WHAT ARE ALS AND MS:
Amyotrophic Lateral Sclerosis (ALS) is a progressive neurodegenerative disease affecting particular brain nerve cells and spinal cord that allow voluntary muscle movements, called motoneurons. These ones suffer a degeneration that leads to death over the course of months or years.
There are two types of motoneurons: the first one, the cortical motoneuron, is located in the cerebral cortex and carries the nervous signal from the brain to the spinal cord. The second one is instead made of nerve cells that carry the signal from the trunk of the brain and the spinal cord to the muscles.
Disease occurs when the progressive loss of motor neurons exceeds the compensating capacity of the surviving motoneurons until a progressive loss of muscle strength occurs; In many instances, however, the cognitive, sensory, sexual, and physiological functions have been spared. There’s only a minority of cases where there may be concurrent cognitive abnormalities, mostly of mildness and predominantly characterized by behavioral alterations rather than impairment of memory or language.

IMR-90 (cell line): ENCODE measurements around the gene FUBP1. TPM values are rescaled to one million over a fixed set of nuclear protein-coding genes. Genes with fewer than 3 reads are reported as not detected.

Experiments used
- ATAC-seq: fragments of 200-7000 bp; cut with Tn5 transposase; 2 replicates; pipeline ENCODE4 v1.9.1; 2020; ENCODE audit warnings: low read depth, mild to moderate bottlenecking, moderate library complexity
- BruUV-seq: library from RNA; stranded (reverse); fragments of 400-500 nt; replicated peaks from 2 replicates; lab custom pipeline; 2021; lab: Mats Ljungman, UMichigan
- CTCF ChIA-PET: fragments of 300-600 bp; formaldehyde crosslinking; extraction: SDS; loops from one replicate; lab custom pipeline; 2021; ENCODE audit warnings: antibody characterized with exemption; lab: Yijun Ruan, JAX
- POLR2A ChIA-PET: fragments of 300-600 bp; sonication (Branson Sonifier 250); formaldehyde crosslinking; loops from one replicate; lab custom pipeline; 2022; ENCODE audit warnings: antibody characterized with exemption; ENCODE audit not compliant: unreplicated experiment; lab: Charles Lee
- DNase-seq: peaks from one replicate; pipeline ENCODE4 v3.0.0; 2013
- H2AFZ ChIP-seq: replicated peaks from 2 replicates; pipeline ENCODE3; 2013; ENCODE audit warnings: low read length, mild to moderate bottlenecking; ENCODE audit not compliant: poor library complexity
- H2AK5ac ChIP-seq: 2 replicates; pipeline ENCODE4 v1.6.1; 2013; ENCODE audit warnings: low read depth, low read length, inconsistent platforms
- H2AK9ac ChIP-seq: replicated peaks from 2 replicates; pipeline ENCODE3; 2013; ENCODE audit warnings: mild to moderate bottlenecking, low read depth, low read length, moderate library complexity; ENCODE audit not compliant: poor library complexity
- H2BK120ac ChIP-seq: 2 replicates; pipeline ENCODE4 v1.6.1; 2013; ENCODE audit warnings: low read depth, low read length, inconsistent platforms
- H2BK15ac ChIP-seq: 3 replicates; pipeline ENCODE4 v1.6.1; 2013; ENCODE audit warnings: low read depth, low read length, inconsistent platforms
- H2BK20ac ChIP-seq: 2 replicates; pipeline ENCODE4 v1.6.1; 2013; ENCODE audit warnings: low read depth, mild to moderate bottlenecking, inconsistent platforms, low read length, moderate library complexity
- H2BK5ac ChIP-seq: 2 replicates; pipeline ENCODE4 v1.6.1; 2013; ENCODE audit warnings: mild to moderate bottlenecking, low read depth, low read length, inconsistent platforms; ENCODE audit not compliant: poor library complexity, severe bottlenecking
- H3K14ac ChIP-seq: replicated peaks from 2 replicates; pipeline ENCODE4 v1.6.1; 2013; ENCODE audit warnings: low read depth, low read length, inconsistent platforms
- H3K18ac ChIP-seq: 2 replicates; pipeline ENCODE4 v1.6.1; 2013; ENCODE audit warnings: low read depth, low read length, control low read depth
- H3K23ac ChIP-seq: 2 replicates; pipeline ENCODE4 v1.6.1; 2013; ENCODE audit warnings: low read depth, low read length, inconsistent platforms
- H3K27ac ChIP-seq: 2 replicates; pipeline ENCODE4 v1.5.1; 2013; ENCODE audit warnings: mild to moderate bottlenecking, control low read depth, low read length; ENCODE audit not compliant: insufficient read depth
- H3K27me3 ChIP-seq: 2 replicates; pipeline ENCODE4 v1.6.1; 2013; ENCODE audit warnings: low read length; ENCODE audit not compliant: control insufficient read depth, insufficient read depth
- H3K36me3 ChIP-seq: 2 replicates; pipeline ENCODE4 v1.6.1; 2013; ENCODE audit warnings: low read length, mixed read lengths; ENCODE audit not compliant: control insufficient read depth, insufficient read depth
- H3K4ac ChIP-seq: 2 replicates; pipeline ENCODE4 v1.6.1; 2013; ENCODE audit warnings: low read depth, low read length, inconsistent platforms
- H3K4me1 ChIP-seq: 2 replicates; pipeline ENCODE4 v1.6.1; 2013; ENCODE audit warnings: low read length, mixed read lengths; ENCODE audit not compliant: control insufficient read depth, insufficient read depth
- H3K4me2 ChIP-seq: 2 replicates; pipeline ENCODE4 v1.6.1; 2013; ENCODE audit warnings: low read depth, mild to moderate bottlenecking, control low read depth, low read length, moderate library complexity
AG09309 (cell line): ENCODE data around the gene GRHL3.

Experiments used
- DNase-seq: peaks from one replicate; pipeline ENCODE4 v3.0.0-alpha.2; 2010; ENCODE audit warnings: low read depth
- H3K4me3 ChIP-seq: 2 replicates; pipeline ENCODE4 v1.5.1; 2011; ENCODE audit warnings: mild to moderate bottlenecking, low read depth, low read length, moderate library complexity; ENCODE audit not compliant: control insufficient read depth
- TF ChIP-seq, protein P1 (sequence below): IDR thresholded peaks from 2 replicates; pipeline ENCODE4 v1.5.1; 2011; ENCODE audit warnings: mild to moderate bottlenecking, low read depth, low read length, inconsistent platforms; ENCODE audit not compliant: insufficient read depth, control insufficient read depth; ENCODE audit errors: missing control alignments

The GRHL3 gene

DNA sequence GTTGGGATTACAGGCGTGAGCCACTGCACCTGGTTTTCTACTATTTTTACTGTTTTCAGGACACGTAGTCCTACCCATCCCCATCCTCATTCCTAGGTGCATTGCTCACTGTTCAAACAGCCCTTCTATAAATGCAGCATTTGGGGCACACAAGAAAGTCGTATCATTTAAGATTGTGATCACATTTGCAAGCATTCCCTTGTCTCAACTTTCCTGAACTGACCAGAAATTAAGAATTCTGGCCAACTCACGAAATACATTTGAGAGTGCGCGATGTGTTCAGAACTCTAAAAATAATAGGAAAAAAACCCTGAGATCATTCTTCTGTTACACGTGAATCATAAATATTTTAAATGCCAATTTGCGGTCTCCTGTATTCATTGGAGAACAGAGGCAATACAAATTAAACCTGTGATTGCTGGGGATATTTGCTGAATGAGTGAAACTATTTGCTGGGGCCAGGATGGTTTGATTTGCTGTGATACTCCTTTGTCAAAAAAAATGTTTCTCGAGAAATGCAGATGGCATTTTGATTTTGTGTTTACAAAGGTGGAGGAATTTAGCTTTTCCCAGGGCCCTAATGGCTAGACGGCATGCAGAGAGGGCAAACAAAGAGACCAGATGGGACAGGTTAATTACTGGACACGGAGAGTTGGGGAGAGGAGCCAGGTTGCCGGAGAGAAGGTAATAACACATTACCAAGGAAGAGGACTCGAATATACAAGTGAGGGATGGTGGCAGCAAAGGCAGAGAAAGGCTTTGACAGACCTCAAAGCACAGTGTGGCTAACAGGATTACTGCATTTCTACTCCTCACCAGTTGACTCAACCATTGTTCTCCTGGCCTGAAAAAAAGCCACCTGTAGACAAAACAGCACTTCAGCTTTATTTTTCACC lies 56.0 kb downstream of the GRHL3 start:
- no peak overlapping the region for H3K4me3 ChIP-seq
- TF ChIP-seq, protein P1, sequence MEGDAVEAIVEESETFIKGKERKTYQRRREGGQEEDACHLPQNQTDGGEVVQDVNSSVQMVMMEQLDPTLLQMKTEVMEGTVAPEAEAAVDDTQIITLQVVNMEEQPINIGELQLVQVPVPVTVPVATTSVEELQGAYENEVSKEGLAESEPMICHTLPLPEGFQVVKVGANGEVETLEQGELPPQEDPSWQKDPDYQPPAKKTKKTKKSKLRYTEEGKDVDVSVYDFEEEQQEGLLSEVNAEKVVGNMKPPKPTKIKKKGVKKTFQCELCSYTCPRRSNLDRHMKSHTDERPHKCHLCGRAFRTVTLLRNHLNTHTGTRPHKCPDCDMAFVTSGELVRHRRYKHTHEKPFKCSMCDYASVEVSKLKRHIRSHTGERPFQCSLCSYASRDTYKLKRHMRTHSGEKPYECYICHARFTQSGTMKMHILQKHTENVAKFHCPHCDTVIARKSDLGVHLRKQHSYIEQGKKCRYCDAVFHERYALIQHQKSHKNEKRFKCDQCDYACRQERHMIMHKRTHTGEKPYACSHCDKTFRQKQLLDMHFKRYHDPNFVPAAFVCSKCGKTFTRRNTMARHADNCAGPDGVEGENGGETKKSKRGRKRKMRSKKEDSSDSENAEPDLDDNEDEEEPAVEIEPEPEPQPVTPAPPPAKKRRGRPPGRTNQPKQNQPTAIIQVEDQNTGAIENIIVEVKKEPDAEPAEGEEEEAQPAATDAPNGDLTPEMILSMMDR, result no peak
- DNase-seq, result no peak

In practice, there is a dramatic situation: the mind keeps being vigilant in a body that becomes motionless.
The causes of the disease are still unknown, although in recent years predisposing genetic factors have been recognized, which along with environmental factors can determine the development of the disease.
Multiple Sclerosis (MS) is also a progressive chronic disease that affects the nervous system. The disease causes the destruction of the myelin sheath covering the nerve fibers of the central nervous system. This destructive process is called demyelination.
Myelin allows the transmission of impulses between the brain and the most peripheral parts of the body, but when it is damaged or destroyed the transmission is compromised and regions defined “plaques” or “lesions” are formed, which are nothing but scars damaged fabric.
In multiple sclerosis these lesions appear in different times and in different areas of the brain and brain marrow, and the term “multiple” denotes the number and distribution of these “scars”.